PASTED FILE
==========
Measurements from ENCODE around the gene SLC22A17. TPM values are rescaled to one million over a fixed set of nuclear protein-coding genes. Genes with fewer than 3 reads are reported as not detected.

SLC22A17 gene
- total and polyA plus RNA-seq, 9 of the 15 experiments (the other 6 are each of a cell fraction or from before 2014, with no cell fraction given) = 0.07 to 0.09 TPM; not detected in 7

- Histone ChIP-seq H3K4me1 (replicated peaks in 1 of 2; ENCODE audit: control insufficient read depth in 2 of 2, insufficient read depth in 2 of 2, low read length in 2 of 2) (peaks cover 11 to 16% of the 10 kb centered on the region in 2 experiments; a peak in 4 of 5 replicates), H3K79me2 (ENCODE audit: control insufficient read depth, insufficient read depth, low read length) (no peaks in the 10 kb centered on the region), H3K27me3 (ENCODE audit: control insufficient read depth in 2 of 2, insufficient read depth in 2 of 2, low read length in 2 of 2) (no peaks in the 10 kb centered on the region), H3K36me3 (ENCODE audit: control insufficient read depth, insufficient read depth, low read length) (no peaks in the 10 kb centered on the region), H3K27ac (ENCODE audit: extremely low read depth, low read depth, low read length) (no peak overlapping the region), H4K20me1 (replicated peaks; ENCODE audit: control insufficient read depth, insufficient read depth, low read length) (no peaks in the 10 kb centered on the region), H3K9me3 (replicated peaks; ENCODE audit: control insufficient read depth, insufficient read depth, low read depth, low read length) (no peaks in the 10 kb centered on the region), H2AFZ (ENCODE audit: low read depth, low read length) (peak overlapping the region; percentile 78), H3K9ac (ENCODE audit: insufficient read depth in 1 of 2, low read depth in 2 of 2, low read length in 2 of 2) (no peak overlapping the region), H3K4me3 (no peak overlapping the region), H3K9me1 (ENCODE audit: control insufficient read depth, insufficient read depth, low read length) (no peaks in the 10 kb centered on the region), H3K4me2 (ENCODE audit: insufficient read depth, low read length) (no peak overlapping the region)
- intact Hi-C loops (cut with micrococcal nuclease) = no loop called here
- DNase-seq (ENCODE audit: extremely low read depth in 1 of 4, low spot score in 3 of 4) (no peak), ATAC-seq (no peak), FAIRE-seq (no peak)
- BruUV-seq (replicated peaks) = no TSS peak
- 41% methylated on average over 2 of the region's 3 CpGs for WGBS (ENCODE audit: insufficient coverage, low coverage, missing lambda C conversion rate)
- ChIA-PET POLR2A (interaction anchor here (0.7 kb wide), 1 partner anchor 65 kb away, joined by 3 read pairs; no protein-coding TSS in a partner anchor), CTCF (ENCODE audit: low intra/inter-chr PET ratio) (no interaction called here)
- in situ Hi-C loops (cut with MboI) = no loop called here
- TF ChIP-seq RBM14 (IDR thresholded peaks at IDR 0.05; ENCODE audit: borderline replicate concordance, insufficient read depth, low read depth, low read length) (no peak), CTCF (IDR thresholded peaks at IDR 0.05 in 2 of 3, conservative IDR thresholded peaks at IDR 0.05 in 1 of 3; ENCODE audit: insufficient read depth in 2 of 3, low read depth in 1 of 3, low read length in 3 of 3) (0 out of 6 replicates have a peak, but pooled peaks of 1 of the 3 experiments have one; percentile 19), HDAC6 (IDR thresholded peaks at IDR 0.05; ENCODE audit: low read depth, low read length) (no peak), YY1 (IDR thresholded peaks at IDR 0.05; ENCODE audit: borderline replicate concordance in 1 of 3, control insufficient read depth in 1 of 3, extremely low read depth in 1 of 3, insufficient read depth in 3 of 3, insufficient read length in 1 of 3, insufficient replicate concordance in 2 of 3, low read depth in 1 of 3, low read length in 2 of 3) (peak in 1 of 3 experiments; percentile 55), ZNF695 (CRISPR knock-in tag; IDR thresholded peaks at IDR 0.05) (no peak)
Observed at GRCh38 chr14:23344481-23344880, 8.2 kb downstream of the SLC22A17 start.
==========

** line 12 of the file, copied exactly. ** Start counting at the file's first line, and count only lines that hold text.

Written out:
Observed at GRCh38 chr14:23344481-23344880, 8.2 kb downstream of the SLC22A17 start.